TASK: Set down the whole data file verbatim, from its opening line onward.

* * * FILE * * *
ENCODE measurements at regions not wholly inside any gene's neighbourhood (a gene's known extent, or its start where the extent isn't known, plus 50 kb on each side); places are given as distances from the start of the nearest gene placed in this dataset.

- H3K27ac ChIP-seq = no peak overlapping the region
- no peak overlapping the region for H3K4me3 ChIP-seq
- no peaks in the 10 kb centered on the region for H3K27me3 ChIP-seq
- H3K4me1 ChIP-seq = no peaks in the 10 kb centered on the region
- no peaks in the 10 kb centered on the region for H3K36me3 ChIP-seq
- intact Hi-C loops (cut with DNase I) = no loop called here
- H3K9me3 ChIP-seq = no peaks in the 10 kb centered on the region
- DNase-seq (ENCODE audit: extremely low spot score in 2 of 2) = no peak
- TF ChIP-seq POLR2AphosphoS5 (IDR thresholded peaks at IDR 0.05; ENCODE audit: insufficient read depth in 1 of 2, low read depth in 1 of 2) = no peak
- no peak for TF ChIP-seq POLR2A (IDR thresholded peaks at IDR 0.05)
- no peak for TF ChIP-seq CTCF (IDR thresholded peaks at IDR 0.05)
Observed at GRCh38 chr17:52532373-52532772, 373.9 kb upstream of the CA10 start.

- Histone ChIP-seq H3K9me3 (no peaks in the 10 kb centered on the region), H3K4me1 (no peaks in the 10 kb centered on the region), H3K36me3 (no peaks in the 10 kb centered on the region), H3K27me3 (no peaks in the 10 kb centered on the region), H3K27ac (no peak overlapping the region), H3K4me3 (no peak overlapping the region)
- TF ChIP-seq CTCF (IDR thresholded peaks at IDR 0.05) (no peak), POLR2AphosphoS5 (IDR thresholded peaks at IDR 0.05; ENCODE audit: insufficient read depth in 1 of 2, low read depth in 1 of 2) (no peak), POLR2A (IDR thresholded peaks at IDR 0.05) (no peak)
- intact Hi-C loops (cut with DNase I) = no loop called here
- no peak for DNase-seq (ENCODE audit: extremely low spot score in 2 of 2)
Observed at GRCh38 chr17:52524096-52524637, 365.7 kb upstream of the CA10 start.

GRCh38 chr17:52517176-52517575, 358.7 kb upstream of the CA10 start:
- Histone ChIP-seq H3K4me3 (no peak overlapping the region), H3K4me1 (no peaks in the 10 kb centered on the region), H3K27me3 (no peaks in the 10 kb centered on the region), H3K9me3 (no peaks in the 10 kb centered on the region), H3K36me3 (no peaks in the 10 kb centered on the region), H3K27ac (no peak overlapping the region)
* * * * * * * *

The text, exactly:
ENCODE measurements at regions not wholly inside any gene's neighbourhood (a gene's known extent, or its start where the extent isn't known, plus 50 kb on each side); places are given as distances from the start of the nearest gene placed in this dataset.

- H3K27ac ChIP-seq = no peak overlapping the region
- no peak overlapping the region for H3K4me3 ChIP-seq
- no peaks in the 10 kb centered on the region for H3K27me3 ChIP-seq
- H3K4me1 ChIP-seq = no peaks in the 10 kb centered on the region
- no peaks in the 10 kb centered on the region for H3K36me3 ChIP-seq
- intact Hi-C loops (cut with DNase I) = no loop called here
- H3K9me3 ChIP-seq = no peaks in the 10 kb centered on the region
- DNase-seq (ENCODE audit: extremely low spot score in 2 of 2) = no peak
- TF ChIP-seq POLR2AphosphoS5 (IDR thresholded peaks at IDR 0.05; ENCODE audit: insufficient read depth in 1 of 2, low read depth in 1 of 2) = no peak
- no peak for TF ChIP-seq POLR2A (IDR thresholded peaks at IDR 0.05)
- no peak for TF ChIP-seq CTCF (IDR thresholded peaks at IDR 0.05)
Observed at GRCh38 chr17:52532373-52532772, 373.9 kb upstream of the CA10 start.

- Histone ChIP-seq H3K9me3 (no peaks in the 10 kb centered on the region), H3K4me1 (no peaks in the 10 kb centered on the region), H3K36me3 (no peaks in the 10 kb centered on the region), H3K27me3 (no peaks in the 10 kb centered on the region), H3K27ac (no peak overlapping the region), H3K4me3 (no peak overlapping the region)
- TF ChIP-seq CTCF (IDR thresholded peaks at IDR 0.05) (no peak), POLR2AphosphoS5 (IDR thresholded peaks at IDR 0.05; ENCODE audit: insufficient read depth in 1 of 2, low read depth in 1 of 2) (no peak), POLR2A (IDR thresholded peaks at IDR 0.05) (no peak)
- intact Hi-C loops (cut with DNase I) = no loop called here
- no peak for DNase-seq (ENCODE audit: extremely low spot score in 2 of 2)
Observed at GRCh38 chr17:52524096-52524637, 365.7 kb upstream of the CA10 start.

GRCh38 chr17:52517176-52517575, 358.7 kb upstream of the CA10 start:
- Histone ChIP-seq H3K4me3 (no peak overlapping the region), H3K4me1 (no peaks in the 10 kb centered on the region), H3K27me3 (no peaks in the 10 kb centered on the region), H3K9me3 (no peaks in the 10 kb centered on the region), H3K36me3 (no peaks in the 10 kb centered on the region), H3K27ac (no peak overlapping the region)